US ‘dou­ble stan­dards’ threaten other na­tions

China, Rus­sia pro­pose in­ter­na­tional reg­u­la­tions on in­for­ma­tion se­cu­rity

China Daily (Canada) - - CHINA - By LI XIAOKUN and ZHAO YANRONG

Wash­ing­ton is ap­ply­ing dou­ble stan­dards by de­vel­op­ing new tech­nol­ogy to at­tack for­eign databases — even if the com­put­ers are not con­nected to the In­ter­net — while play­ing up cy­berthreats from oth­ers, China’s For­eign Min­istry said on Thurs­day.

Min­istry spokesman Hong Lei made the re­marks in re­sponse to a New York Times re­port pub­lished on Tues­day that gave de­tails of the US spy­ware, which re­port­edly set the Chi­nese mil­i­tary as a ma­jor tar­get.

“For some time, the rel­e­vant coun­try has on one hand played up the cy­berthreats from other coun­tries, and on the other hand used var­i­ous meth­ods to im­ple­ment cy­ber sur­veil­lance en­dan­ger­ing the sovereignty, se­cu­rity and pub­lic pri­vacy of other coun­tries,” Hong said.

He said China and Rus­sia have pro­posed to the United Na­tions the set­ting up of a global stan­dard on in­for­ma­tion se­cu­rity.

The spokesman called on the US to “work with the in­ter­na­tional com­mu­nity to cre­ate in­ter­na­tional reg­u­la­tions and build a peace­ful, safe, open and co­op­er­a­tive cy­berspace”.

“The United States is the coun­try which has made the most ac­cu­sa­tions about cy­ber­at­tacks from other coun­tries, but it, in­deed, con­ducted the most sur­veil­lance on oth­ers,” said Fan Jishe, a ex­pert at the Chi­nese Academy of So­cial Sciences.

Wash­ing­ton has long ac­cused the Chi­nese mil­i­tary of at­tack­ing and spy­ing on US com­put­ers, with­out pro­vid­ing strong proof. The blame turned ironic when US Na­tional Se­cu­rity Agency whis­tle-blower Ed­ward Snow­den ex­posed the coun­try’s mas­sive cy­ber spy­ing pro­gram around the globe last year, with China listed among its ma­jor tar­gets.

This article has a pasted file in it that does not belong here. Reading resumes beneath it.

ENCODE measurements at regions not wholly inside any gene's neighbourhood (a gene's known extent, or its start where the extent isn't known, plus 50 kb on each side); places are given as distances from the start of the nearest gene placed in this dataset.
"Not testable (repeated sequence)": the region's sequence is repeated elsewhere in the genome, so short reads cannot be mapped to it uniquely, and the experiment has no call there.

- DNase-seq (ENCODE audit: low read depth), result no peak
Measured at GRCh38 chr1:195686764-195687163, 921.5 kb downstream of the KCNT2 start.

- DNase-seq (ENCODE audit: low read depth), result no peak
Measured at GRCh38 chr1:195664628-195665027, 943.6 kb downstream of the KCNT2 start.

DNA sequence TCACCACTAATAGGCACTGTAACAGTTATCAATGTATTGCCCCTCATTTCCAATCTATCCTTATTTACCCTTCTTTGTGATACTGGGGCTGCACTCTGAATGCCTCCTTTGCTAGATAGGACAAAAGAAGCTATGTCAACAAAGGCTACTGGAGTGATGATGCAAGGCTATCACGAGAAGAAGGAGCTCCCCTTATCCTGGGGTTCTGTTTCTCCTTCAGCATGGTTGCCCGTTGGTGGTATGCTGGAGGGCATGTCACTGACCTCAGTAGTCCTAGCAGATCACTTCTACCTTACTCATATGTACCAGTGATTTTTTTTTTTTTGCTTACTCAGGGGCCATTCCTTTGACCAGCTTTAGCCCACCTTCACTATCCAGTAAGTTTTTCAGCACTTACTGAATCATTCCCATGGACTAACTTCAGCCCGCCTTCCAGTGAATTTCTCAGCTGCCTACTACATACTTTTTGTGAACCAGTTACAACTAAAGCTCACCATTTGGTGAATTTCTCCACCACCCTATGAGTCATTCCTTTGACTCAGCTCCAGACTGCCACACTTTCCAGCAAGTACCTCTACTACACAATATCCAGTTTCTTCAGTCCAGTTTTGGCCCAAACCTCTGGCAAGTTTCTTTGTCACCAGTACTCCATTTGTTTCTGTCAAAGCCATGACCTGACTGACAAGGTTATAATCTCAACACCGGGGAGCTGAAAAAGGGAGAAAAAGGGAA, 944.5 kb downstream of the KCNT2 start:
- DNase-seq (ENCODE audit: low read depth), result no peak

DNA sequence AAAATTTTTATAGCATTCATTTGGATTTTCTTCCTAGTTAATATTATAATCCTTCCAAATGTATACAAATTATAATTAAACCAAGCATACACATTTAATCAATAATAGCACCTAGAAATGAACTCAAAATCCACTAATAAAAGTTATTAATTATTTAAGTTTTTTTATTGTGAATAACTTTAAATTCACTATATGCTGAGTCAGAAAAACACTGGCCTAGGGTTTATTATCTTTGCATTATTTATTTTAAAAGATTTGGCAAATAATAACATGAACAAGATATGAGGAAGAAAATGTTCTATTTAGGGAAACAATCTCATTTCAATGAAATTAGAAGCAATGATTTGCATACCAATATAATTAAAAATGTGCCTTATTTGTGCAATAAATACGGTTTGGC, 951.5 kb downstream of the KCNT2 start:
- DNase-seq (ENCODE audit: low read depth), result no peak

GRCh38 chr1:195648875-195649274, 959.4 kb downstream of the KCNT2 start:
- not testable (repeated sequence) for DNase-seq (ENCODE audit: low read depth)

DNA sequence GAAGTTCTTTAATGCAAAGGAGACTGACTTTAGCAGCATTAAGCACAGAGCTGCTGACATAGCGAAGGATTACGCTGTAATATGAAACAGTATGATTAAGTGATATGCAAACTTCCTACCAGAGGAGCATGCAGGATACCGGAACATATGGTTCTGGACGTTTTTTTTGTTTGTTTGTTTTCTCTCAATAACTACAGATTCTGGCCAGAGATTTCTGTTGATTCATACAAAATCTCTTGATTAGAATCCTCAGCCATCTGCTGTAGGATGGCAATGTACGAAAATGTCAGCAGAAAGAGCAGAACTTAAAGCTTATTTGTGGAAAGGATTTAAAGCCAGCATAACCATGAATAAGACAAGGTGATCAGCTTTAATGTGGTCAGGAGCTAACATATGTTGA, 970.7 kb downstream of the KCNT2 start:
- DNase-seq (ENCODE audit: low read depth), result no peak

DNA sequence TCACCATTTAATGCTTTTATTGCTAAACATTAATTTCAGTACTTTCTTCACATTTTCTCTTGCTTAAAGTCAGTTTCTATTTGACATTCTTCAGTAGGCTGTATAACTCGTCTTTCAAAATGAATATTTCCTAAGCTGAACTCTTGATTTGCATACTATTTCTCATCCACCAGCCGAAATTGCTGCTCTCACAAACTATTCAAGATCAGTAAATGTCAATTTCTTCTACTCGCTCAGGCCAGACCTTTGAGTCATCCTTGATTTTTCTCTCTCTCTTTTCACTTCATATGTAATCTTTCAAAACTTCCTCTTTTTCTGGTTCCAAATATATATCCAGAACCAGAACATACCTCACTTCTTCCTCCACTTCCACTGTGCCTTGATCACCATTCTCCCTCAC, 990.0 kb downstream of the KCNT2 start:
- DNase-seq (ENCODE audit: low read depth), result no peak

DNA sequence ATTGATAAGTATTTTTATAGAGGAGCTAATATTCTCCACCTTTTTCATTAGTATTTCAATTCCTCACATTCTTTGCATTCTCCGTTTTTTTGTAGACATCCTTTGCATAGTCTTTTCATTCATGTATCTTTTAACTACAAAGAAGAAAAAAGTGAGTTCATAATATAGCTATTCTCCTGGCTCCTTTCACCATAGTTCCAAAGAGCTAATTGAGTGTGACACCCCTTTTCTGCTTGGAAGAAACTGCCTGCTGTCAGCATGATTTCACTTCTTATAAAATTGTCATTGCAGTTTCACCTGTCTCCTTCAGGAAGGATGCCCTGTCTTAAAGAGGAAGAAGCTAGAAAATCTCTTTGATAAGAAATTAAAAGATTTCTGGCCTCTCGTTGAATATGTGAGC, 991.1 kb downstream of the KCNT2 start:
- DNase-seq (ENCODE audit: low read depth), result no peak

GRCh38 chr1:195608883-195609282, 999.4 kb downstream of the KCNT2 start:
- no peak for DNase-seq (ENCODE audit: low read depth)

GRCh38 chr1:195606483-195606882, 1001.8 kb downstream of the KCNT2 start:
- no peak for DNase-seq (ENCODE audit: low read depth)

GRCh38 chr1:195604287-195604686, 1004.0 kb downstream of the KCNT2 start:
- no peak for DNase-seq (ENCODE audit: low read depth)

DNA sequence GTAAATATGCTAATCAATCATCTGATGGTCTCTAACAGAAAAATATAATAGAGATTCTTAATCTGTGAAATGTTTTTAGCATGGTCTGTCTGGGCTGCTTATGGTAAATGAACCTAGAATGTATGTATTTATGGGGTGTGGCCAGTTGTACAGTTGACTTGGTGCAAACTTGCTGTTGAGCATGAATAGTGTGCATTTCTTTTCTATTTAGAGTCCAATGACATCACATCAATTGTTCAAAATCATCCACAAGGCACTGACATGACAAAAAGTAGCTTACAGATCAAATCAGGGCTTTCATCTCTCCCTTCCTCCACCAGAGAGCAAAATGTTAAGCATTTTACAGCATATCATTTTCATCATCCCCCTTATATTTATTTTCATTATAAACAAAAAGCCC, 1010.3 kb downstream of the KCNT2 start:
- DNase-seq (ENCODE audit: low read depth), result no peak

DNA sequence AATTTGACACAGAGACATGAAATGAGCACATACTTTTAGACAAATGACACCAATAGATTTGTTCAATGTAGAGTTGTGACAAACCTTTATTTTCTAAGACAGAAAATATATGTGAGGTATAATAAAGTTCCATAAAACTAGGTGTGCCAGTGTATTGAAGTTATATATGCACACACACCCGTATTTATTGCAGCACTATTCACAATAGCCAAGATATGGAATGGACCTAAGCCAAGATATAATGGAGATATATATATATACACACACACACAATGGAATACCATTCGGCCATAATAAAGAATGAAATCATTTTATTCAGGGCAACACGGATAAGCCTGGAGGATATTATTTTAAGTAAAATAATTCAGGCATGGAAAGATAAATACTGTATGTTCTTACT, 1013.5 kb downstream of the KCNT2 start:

The New York Time’s re­port on Tues­day said the NSA has em­bed­ded soft­ware in nearly 100,000 com­put­ers around the world to carry out sur­veil­lance.

The ar­ti­cle, cit­ing NSA doc­u­ments, com­puter ex­perts and US of­fi­cials, said the agency has used a tech­nol­ogy since at least 2008, which re­lies on a covert chan­nel of ra­dio waves that can be trans­mit­ted from tiny cir­cuit boards and USB cards in­serted sur­rep­ti­tiously into the com­put­ers, to con­duct sur­veil­lance.

The equip­ment can also launch cy­ber­at­tacks.

The agency calls the ef­fort an “ac­tive de­fense’’, said the re­port.

Fan noted that the US not only tapped coun­tries like Cold War ri­vals Rus­sia and China, but also spied on its al­lies in Europe.

The NSA has used the tech­nol­ogy to mon­i­tor for­eign mil­i­taries, drug car­tels, trade in­sti­tu­tions in­side the Euro­pean Union and some­time US part­ners against ter­ror­ism such as Saudi Ara­bia, In­dia and Pak­istan, the New York Times re­ported.

Li Qing­gong, deputy sec­re­tary-gen­eral of the China Coun­cil for Na­tional Se­cu­rity Pol­icy Stud­ies, said US spies us­ing ra­dio waves to col­lect in­for­ma­tion from com­put­ers that are not linked to the In­ter­net have to be in close prox­im­ity to re­ceive the in­for­ma­tion.

He warned that “any peo­ple try­ing to take such ac­tions around a Chi­nese gov­ern­ment or Chi­nese army com­plex” would be break­ing Chi­nese law.

Cherian Sa­muel, a cy­ber­se­cu­rity ex­pert at New Delhi’s In­sti­tute of De­fense Stud­ies and Anal­y­ses, said, “If it had been any other coun­try do­ing this kind of thing, the US would have come down on them like a ton of bricks with puni­tive sanc­tions,” ac­cord­ing to the As­so­ci­ated Press.

James An­drew Lewis, a cy­ber­se­cu­rity ex­pert at the Center for Strate­gic and In­ter­na­tional Stud­ies in Wash­ing­ton, told the New York Times, “What’s new here is the scale and the so­phis­ti­ca­tion of the in­tel­li­gence agency’s abil­ity to get into com­put­ers and net­works to which no one has ever had ac­cess be­fore.

“Some of th­ese ca­pa­bil­i­ties have been around for a while, but the com­bi­na­tion of learn­ing how to pen­e­trate sys­tems to in­sert soft­ware and learn­ing how to do that us­ing ra­dio fre­quen­cies has given the US a win­dow it’s never had be­fore.” Con­tact the writer at lix­i­aokun@chi­nadaily.com.cn

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